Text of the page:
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Photo by Richard Weintstein

Mark Eliott is a contemporary artist working Primarily in flame-worked glass and also incorporating a variety of media such as music, stop-motion animation and wood carving. 

His work has a number of themes. One is sculptural abstraction informed by  synaesthesia and the dance between improvisation and structure. Another is representation of biological organisms influenced by the 19th -20th century glassblowers Rudolph and Leopold Blaschka as well as the ancient tradition of glass animal making. A third area is narrative based works including the writing and the telling of stories through objects.  Often this is inspired by mythology and the story telling of his father.

Mark completed a Master of visual arts and Master of studio arts at Sydney College of the arts as well as associate diploma in Jazz studies (saxophone) at Sydney conservatorium of music. 

collaborations with other artists is also a feature of Marks work for example the stop-motion animation project with Jack McGrath for which they coined the term Flame-ation (flame-glass animation). This work aims to bring glass to life by presenting the object together with animation, and sometimes, live performance.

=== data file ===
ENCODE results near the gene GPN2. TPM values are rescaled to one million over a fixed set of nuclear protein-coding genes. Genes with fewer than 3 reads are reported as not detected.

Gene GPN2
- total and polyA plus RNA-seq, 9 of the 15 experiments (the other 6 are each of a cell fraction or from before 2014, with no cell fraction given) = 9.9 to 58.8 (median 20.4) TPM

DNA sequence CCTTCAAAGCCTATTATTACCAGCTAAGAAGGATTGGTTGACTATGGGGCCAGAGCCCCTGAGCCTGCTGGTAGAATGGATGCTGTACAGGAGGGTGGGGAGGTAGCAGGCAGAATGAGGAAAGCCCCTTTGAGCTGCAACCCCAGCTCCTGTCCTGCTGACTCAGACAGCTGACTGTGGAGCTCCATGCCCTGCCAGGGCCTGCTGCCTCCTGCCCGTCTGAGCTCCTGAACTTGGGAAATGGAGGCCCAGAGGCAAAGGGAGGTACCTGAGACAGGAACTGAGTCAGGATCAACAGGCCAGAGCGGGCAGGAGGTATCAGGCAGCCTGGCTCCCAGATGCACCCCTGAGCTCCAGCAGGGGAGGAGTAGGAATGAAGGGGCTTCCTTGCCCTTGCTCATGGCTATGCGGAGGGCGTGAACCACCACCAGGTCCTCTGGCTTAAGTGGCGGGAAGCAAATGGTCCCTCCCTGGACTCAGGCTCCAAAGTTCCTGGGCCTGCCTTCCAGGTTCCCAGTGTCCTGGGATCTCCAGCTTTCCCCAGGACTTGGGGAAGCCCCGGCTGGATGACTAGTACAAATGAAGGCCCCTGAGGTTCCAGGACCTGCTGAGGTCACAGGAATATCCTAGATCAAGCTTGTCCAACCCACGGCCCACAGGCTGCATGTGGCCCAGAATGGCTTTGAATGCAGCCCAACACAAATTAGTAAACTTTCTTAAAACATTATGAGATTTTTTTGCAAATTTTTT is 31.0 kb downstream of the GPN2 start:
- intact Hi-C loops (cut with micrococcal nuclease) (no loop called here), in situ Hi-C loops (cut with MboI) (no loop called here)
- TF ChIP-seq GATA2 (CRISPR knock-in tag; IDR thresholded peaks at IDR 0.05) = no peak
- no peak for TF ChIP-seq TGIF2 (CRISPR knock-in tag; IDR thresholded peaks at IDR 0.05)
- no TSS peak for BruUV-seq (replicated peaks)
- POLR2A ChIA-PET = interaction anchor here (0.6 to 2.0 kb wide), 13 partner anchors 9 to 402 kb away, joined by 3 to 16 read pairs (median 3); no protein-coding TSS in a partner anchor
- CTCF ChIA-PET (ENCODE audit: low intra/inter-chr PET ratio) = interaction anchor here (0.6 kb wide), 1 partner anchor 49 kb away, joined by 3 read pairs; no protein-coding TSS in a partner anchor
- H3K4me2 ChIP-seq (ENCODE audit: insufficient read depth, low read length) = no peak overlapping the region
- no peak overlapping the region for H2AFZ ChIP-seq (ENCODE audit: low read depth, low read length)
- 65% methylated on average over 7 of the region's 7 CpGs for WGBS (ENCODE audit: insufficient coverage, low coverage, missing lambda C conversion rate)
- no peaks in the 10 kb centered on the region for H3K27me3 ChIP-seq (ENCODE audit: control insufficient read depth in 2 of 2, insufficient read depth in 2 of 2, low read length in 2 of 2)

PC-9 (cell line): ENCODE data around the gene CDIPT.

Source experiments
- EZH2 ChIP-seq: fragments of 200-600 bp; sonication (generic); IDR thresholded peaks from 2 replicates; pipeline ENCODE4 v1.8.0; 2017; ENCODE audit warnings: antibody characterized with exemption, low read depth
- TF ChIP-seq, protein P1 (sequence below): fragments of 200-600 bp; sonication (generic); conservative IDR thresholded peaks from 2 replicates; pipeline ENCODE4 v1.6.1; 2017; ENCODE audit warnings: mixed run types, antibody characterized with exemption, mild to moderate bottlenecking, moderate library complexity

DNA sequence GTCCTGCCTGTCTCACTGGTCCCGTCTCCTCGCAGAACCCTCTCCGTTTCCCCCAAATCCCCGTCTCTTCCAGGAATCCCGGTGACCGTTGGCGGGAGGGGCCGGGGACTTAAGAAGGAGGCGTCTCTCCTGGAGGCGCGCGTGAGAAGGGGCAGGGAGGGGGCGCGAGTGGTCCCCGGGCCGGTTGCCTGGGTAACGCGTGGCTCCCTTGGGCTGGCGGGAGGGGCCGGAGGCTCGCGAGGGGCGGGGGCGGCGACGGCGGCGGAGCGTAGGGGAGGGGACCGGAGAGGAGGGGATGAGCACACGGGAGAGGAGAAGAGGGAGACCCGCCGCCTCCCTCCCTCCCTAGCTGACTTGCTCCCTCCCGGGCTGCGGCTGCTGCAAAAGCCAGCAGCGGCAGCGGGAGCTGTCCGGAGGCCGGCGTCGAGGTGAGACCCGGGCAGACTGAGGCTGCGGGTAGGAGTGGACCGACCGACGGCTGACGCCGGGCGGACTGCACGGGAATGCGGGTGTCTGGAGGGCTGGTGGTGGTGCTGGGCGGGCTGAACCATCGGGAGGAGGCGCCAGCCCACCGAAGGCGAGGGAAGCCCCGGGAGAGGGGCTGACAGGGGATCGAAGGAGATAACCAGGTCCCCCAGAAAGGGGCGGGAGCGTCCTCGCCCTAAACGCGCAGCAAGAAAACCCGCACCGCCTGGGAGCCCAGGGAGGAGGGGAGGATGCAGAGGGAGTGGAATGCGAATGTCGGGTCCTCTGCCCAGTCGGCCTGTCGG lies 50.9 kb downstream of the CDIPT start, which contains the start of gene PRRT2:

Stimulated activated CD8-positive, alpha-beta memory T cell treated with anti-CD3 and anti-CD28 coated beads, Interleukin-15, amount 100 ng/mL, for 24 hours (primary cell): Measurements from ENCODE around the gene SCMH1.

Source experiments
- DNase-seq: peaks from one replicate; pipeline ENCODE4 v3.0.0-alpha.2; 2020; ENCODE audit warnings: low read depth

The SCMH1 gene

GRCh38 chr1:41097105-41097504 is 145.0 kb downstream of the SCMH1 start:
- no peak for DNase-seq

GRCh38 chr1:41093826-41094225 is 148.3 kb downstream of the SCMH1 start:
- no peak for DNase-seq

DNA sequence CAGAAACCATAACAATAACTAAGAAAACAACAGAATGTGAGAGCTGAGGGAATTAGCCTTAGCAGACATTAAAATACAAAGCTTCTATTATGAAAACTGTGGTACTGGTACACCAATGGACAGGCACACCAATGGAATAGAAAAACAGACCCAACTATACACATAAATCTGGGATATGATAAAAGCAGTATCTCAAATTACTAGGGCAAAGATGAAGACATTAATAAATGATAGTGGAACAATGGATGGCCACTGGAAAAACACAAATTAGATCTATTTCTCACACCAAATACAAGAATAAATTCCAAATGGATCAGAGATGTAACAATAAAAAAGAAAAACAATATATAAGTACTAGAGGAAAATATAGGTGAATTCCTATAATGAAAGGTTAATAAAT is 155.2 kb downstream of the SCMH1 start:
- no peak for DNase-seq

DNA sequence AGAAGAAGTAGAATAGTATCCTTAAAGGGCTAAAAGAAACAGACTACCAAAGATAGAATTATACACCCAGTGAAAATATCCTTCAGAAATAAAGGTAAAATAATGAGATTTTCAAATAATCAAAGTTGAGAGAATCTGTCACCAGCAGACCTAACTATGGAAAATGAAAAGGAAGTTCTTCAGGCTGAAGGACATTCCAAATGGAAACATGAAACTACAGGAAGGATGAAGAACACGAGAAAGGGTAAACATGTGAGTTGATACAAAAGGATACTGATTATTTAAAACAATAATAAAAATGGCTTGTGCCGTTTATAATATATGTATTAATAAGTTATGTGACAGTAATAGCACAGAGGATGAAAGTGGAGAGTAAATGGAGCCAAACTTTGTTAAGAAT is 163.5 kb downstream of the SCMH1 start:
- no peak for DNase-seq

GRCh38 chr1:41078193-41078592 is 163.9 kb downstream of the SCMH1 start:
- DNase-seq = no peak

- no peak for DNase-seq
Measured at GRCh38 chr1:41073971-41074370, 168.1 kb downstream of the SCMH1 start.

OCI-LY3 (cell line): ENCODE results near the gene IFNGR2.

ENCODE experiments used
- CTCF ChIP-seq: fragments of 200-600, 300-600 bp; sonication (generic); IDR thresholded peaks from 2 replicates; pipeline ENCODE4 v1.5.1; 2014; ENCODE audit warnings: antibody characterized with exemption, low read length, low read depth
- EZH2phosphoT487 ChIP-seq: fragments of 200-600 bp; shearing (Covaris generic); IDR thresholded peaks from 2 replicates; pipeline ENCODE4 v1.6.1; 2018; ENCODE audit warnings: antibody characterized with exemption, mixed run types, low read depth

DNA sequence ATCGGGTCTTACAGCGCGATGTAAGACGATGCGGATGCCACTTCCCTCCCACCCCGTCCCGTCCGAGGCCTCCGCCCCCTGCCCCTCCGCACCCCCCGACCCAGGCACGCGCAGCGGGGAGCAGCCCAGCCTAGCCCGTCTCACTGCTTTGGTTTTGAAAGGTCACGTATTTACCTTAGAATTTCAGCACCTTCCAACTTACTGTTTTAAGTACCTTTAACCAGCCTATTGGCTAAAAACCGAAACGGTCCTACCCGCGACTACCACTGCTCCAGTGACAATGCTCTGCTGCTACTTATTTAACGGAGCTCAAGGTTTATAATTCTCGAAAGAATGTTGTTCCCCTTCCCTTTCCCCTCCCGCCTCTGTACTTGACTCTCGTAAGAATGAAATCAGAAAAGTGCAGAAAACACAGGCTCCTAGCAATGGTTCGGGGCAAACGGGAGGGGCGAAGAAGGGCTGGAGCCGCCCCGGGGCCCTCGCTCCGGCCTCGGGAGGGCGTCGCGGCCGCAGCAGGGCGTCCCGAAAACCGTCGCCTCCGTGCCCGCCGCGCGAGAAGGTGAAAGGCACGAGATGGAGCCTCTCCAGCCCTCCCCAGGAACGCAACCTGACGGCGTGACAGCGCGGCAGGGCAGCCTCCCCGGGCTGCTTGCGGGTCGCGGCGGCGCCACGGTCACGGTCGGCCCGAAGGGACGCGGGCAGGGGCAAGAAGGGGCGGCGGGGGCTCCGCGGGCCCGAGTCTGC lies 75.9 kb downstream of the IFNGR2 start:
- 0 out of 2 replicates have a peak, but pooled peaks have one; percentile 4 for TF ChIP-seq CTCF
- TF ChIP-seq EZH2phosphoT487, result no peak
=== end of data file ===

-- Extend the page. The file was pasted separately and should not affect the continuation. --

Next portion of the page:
Many private and public collections include Marks work such as the Corning Glass Museum in New York, The Glass Museet in Denmark, The National Glass collection in Wagga Wagga, The National Film and Sound Archive and National gallery in Canberra, The Canberra Museum and the Gallery of Western Australia, where he won the 2019 Tom Malone Glass prize. His work is on sale at a number of galleries including Veronica George in Melbourne, Glass artists gallery in Sydney, Canberra Glassworks, Wooby Lane in Hobart, Aspects of Kings Park in Perth, Hazlehurst in Sydney and Flying Pig Precinct in Berry, NSW.


Mark has taught glass flame-work – at venues such as Among the Trees in Marrickville, 107 projects, Sydney, Gordon Studios, Victoria and Canberra Glassworks and provides interactive demonstrations. He has a strong interest in environmental issues, continues to play music and lives with his family in Sydney.

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